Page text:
of Louisiana. See Record Document 5 at ¶¶2.1-2.2. As such, the instant Motion turns on
Delek LLC’s citizenship. This seemingly straightforward task is anything but, as Delek
LLC and its multi-tiered organizational structure resembles that of a Russian nesting doll.
The resulting entity has become known as a master limited partnership or MLP. While
MLPs have raised jurisdictional questions in federal courts across the country, this marks
the first instance where this Court is specifically tasked with determining an MLP’s
citizenship where a minority of its member’s members are publicly traded unitholders.2
Despite the difficulties associated with analyzing the structure of MLPs, courts have held
firm to the bright-line rules governing unincorporated entities.
As a limited liability corporation, Delek LLC is a citizen of the state of all of its
members. See Harvey, 542 F.3d at 1080. Delek LLC’s sole member is Delek LP. See
Record Document 5 at ¶2.4. As a limited partnership, Delek LP is a citizen of the state of
all of its partners. See Carden v. Arkoma Assocs., 494 U.S. 185, 195-96 (1990). The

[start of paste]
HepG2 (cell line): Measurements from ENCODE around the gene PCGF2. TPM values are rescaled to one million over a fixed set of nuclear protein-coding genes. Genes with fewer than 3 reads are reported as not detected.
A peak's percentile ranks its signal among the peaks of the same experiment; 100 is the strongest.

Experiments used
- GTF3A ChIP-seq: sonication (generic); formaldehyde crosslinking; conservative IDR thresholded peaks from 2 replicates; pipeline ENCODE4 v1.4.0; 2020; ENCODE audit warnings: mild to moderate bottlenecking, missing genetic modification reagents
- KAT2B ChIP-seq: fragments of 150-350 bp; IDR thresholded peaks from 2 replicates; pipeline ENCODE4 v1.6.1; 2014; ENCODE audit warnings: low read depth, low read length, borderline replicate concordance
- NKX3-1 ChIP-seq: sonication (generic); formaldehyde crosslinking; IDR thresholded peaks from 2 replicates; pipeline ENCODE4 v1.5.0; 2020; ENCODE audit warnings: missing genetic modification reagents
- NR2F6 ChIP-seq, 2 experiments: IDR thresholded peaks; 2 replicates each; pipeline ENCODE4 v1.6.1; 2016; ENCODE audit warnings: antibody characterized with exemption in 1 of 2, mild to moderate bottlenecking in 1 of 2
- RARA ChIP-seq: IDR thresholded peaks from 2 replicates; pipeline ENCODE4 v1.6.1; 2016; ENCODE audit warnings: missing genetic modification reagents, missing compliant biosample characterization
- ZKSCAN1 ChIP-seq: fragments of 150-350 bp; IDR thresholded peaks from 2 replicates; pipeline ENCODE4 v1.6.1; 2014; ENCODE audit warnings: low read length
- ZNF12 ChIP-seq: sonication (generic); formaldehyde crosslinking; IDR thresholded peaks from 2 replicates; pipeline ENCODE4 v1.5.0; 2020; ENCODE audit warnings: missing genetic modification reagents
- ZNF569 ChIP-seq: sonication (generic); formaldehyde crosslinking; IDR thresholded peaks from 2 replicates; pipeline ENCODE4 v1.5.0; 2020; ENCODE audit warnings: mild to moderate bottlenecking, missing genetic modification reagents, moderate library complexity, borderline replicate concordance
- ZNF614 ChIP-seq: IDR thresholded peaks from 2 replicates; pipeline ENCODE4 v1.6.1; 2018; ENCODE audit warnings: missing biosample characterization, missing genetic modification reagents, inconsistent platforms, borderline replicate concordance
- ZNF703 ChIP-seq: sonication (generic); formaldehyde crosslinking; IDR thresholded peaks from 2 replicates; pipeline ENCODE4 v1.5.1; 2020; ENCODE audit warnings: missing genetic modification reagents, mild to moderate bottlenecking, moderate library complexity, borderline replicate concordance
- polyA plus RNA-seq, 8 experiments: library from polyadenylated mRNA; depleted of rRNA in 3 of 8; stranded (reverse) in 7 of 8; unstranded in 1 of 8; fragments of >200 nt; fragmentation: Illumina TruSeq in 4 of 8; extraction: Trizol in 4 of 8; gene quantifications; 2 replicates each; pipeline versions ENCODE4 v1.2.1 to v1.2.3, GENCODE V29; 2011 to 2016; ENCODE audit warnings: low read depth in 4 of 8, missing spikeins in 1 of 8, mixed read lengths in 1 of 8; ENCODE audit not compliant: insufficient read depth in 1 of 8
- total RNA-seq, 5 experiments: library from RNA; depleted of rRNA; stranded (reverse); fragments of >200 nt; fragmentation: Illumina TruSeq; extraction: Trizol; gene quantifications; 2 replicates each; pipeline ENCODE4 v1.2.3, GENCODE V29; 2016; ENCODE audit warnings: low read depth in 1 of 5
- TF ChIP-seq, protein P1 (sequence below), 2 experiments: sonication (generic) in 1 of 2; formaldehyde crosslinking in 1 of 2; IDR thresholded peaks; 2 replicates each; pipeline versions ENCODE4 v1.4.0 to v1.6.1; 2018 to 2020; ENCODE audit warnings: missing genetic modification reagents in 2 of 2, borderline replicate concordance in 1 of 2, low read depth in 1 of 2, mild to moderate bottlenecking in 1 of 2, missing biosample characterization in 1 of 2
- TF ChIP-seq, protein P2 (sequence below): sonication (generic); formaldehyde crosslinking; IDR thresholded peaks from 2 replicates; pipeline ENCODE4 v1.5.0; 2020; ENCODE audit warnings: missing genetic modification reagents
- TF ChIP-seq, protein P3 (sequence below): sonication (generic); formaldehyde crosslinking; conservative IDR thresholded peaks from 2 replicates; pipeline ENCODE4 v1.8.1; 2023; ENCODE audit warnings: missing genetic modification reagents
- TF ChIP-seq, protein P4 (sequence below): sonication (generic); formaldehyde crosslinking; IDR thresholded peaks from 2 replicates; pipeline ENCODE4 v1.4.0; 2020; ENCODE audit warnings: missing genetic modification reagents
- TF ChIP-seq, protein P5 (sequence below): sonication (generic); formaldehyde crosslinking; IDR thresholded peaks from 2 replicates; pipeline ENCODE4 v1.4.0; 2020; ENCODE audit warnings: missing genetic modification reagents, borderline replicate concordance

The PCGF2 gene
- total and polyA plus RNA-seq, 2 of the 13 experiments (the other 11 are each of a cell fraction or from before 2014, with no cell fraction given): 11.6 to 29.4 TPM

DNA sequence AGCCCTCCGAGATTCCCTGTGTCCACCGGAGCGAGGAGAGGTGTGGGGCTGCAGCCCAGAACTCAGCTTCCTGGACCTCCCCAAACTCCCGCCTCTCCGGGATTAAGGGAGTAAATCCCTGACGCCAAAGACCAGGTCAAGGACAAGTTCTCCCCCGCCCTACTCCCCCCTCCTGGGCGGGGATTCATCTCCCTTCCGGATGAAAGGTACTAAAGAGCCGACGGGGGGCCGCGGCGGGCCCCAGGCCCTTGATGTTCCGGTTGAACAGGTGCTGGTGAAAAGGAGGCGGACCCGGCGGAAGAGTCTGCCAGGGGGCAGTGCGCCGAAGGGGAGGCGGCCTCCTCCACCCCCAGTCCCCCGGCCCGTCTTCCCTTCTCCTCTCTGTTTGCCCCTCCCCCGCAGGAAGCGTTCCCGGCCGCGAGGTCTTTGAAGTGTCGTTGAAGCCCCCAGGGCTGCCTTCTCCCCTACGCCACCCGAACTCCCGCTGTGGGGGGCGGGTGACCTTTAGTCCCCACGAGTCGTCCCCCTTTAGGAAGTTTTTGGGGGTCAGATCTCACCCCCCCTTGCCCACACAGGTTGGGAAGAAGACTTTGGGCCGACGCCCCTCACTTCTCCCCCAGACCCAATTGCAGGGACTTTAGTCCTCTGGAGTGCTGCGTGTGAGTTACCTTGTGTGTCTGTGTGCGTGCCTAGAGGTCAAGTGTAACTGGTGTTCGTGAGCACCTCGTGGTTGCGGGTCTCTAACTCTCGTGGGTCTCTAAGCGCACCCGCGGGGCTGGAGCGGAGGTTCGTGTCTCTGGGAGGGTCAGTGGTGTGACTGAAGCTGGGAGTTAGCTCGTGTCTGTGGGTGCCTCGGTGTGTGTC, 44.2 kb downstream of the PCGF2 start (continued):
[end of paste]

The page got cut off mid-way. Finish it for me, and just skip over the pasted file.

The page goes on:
partners of Delek LP include: (1) its general partner Delek Logistics GP, LLC; (2) its
Magistrate Judge Hornsby has dealt with a jurisdictional challenge to an MLP-like structure, but this
occurred prior to the coining of the term “MLP” and did not involve a minority of interests in the organization.
See generally Masion v. Liberty Mut. Ins. Co., 2006 WL 1675378 (W.D. La. June 16, 2006).
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master limited partner Delek US; and (3) publicly traded shareholders comprising a
minority stake of approximately twenty percent (20%) in the company. See Record
St. Paul argues the citizenship of these shareholders should not be considered in
the Court’s diversity analysis. See Record Document 18 at 5. In support of this contention,
St. Paul raises three arguments in favor of exclusion. First, St. Paul urges the Court to
consider the actual terms of the partnership agreement and precedent from the Supreme
Court and Fifth Circuit analyzing the actual nature of intra-organizational relationships.
See id. at 7. Second, St. Paul stresses that Congress has recognized MLPs as
corporations in legislation. See id. Third and finally, St. Paul asks the Court to apply the
so-called “juridical personality” exception to Delek LP and remove it from the established
jurisprudence on this subject. See id. Each of these arguments will be addressed in turn.
A. Delek LP’s Partnership Agreement
St. Paul urges the Court to consider the nature of the relationship between Delek
LP and its shareholder members and ultimately disregard this 20% minority as nominal